Office Safety 101

 Congratulations 'Future Brown Noser' on completing 'Basic Office Safety'.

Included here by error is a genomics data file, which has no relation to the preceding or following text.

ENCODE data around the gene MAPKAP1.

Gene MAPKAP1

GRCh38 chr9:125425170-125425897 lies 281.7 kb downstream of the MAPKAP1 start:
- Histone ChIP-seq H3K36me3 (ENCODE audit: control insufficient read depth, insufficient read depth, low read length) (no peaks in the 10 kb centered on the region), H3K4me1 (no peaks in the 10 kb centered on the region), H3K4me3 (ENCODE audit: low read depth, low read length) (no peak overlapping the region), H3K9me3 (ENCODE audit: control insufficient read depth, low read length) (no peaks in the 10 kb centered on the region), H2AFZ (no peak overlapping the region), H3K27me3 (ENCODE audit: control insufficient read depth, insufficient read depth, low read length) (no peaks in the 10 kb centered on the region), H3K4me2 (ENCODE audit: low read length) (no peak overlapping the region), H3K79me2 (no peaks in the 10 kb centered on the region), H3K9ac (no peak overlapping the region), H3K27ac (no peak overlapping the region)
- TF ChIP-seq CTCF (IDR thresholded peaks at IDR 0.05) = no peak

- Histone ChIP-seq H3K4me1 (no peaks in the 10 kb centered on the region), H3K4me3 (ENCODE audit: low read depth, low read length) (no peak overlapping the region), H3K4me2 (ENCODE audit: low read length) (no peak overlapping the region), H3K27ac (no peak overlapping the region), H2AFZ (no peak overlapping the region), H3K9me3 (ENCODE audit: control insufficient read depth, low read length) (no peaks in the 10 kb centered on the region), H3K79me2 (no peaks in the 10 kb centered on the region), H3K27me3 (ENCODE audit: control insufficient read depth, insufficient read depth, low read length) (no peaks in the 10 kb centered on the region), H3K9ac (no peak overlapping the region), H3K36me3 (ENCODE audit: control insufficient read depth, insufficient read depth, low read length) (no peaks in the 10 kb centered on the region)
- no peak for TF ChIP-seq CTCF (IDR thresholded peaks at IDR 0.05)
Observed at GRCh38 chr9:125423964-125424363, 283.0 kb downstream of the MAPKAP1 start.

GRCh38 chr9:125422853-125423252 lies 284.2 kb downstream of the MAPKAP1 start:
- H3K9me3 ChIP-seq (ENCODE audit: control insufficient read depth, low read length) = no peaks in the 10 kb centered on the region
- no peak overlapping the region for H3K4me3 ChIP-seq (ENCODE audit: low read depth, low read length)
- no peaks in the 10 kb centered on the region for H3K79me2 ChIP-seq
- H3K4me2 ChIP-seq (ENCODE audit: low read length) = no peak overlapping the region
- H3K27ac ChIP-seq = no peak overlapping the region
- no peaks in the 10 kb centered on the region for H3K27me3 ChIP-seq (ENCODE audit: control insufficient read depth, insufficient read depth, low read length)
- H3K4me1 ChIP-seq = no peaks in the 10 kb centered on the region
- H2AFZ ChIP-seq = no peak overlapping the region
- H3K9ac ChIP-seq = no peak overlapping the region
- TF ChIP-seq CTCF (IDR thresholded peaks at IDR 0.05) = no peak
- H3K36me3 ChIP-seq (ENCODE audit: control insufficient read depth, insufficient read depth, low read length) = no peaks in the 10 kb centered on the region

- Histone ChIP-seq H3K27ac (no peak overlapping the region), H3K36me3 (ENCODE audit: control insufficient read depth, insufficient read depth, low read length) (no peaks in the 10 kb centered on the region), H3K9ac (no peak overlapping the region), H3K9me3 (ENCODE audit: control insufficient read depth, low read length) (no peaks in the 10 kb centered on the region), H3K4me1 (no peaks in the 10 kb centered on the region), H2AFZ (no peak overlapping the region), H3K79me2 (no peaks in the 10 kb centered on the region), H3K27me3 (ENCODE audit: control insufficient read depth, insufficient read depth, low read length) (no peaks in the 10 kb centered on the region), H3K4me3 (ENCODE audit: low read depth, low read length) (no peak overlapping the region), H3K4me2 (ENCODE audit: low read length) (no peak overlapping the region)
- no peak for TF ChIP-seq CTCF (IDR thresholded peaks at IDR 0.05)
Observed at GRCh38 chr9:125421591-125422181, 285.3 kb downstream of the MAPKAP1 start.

The new kid with peach fuzz has this certificate hanging on the outside of his cube. BASIC OFFICE SAFETY. Does that mean there are intermediate and advanced classes too? I don't recall taking this course when I joined the ranks. That's a pity. I could use a few more plaques, certificates and awards to hang on my barren walls and to display on my not so heavily trophied desk. And this one seems like it would be pretty fucking easy to attain. I can almost hear the instructor. "Now remember class, be sure to put your protective eyewear on when reloading your staplers. Don't forget that paper has sharp edges. Respect your paper. Keep all food away from keyboards.  Look both ways before merging into the hall.  Slow walkers keep to the left.  Secure your lids on hot and cold beverages when exiting the cafeteria. Don't throw pencils. Do not lick the electrical outlets.  Do not run with scissors." I'm positive I could ace that test. There was a mandatory safety course included with the training I had before I stepped foot out onto the plant floor, where I spent ten accident prone years not only making a living, but also making a difference. "Stop, Look, Listen." That's what they taught us. No.  Wait. I think that might have been that CPR class. My sister asked me one day, "Millie, do you know how you're going to die?" "I'm going to be run over by a forklift," I said. And then I wiped the beer off me that had shot out of her nose and mouth. Turns out her question was nothing more than a Segway so that she could tell me that she knew how she was going to die. It was going to be in a plane crash and at the time she was booked for a flight to Boston to meet her future in laws.  Well, you shouldn't use a question for a Segway.  By the way, she did not die on her flight to or from Boston, but in order to calm her nerves she experimented with martinis in the air and her fiancé had to practically carry her off the plane and if memory serves me right, she puked in the bushes.  But whatever.  They got married anyway. During my first week  at my new position, glamorously titled 'Gutterer', (a person who puts the guts into the mini blind head rails) I landed in the nurse's office with a cut right next to my left eye. You see, I'd walked into a freshly sawed mini-bind head rail, with my face. After that little incident any head rail that stuck out from the shelf more than five inches had to be tagged with a red flag. I don't remember getting any kind of an award for discovering that danger.  But that's okay.  It's not about the trophies for me.  I like to think of how many eyes my action probably has saved over the years. It was a year later that I accidentally stapled the tip of my middle finger on my right hand in a heavy duty automatic stapler that stapled boxes together at the top of the decorative rod line. Now this job was super fun, for about five minutes.  But no matter how much you were or were not enjoying what you were doing, it didn't matter because every half hour or so you switched positions.  When the whistle blew you moved one station to the right. The cardboard feeder person folded the pre-creased cardboard boxes and stapled the left end of the box and stacked the boxes up for the right end stapler to staple the right end of the box and then set the box onto the moving belt where the next few people dropped in the rods, blocks of Styrofoam, screw packages, finials, instructions and whatever else the order called for.  The box continued on it's way and would disappear into the mysterious sealer and then come out the other side sealed shut and labeled.  From there the boxes were piled onto skids and then a forklift driver would come bopping along with his Road Runner sounding "Meep, Meep", scoop up the skid of boxes and drive away. It just so happens that my finger got tangled up with the second automatic stapler.  You were to fold the corner into a square and shove it into the stapler which then automatically stapled the cardboard together and apparently anything else that it detected. Did you know that your bone goes all the way to the end of your middle finger?  I found that out the hard way at the doctors office.  In all my years to date, that middle finger bone is the only bone that I have ever broken.  That's right, the staple went right through my fingernail and my bone.  It was a middle finger bone fracture and I was off work for three days with a cute little splint on the finger that I proudly waved good by with to all my friends still working on the line, while standing next to my supervisor with a red face and a red neck.  She always got a red face and a red neck when she was pissed off. Did I receive a plaque for that?  No.  But that's okay.  I am happy just knowing that my action has probably saved thousands of other fingers by now, because after that little incident sensors were installed on the automatic staplers that would not let any more staples go into any more fingers or any more bones. Thank you Millie Noe. It was during this summer of my factory career that I learned that it was not a good idea to go into the restroom while carrying my razor knife in my back pocket.  When I heard that plop, which now would equate to my cell phone landing in the bowl, I didn't realize that I was screwed, other than having to dig it out of there.  You see those blades get rusty if you don't have the time to take the knife apart and dry them off. And you don't have time for that when working on the line because you are being relieved by the line reliever so that you can relieve yourself and the next person on the line was waiting to be relieved by the line reliever, so you had to get back on the line and you had to make sure you didn't get hit by a forklift and or throw your coffee into the air because of that "meep, meep," on your way back. forklift My favorite position on the decorative rod line was at the end loading the skids, because there I didn't have to hold the boxes with my elbows, slowing those suckers down enough to get my parts in them. Holding moving boxes with one's elbows causes cuts and chafing and not particularly pretty elbows. The 'Sealer' guy at the end of the rod line once said to me, "Come on Pocahontas, move it." "Did you just call me Pocahontas?" I said. "I did." "Well, I'm not even Indian." "Well, I'm not either," he said, "But they call me, Big Chief Thunderbolt." "Oh really? You think so? That's not what I heard," I said. "No? What have you heard?" "I heard that they call you, Scattered Showers. Ha-ha-ha-ha-ha-ha-ha-ha-ha-ha-ha." And that is why I liked working at the end of the line and loading up the skids. The next summer I learned that if one is taking birth control pills and one misses one pill it is okay to take two pills the next morning.  But if one misses two pills it is not okay to take three pills the next morning. I was working in the shade department at the time.  It was a hot and sticky morning.  REALLY HOT AND REALLY STICKY. The material whipped around and around on the roller of the shade after I'd stapled it there and I stopped it at the correct length.  I took my rusty razor knife out of my back pocket and cut the material, picked up the shade and  set it on the cart that would head to the next station and then I decided to drag a giant floor fan over to my spot because I wasn't feeling so good. And that is when it hit me.  It was while I was trying to move the fan.  There was no time.  There was no place to go.  So, I stuck my head into the scrap material barrel in the middle of the department and barfed my brains out. Did anyone thank me then? No. Instead a cute forklift driver drove up, "Meep, Meep," and drove away with the puke barrel, had it crushed in the crusher and then thrown out. cute forklift guy But that's okay. I like to think that many of the girls staring at me from across the lane on the decorative rod line learned from my heroic example to either take their Pill on a regular schedule, or to find another form of birth control.  I am probably responsible for saving at least a few unwanted pregnancies. Things were pretty calm after that little barfing incident and they reamained that way for a couple of years.